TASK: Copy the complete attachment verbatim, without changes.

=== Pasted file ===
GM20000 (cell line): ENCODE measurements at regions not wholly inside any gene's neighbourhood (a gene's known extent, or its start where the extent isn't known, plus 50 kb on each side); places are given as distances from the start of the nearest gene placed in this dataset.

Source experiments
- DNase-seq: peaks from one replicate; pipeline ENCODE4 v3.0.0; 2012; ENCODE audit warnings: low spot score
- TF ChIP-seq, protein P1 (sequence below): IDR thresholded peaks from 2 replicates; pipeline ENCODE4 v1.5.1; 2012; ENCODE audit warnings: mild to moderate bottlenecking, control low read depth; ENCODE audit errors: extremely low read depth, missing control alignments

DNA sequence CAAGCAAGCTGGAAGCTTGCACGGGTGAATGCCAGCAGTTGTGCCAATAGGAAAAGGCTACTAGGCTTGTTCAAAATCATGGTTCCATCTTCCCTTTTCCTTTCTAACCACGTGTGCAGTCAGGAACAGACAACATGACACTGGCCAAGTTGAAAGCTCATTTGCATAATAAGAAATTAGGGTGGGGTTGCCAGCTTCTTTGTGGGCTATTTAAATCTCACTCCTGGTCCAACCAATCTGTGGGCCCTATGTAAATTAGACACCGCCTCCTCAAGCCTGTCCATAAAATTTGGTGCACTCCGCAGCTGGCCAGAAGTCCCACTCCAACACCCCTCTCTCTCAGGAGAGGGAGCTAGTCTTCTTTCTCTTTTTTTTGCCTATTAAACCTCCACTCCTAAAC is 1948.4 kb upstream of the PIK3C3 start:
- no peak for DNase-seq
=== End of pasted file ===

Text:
GM20000 (cell line): ENCODE measurements at regions not wholly inside any gene's neighbourhood (a gene's known extent, or its start where the extent isn't known, plus 50 kb on each side); places are given as distances from the start of the nearest gene placed in this dataset.

Source experiments
- DNase-seq: peaks from one replicate; pipeline ENCODE4 v3.0.0; 2012; ENCODE audit warnings: low spot score
- TF ChIP-seq, protein P1 (sequence below): IDR thresholded peaks from 2 replicates; pipeline ENCODE4 v1.5.1; 2012; ENCODE audit warnings: mild to moderate bottlenecking, control low read depth; ENCODE audit errors: extremely low read depth, missing control alignments

DNA sequence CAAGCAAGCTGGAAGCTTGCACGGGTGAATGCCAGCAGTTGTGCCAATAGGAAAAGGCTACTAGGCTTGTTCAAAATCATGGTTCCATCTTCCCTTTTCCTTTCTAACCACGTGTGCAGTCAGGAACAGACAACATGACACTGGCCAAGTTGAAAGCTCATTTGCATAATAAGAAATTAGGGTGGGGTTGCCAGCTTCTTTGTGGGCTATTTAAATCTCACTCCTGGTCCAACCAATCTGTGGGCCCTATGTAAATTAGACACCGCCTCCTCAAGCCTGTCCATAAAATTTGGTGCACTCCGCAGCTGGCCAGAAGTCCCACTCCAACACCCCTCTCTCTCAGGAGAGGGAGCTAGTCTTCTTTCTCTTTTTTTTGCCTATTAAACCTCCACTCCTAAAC is 1948.4 kb upstream of the PIK3C3 start:
- no peak for DNase-seq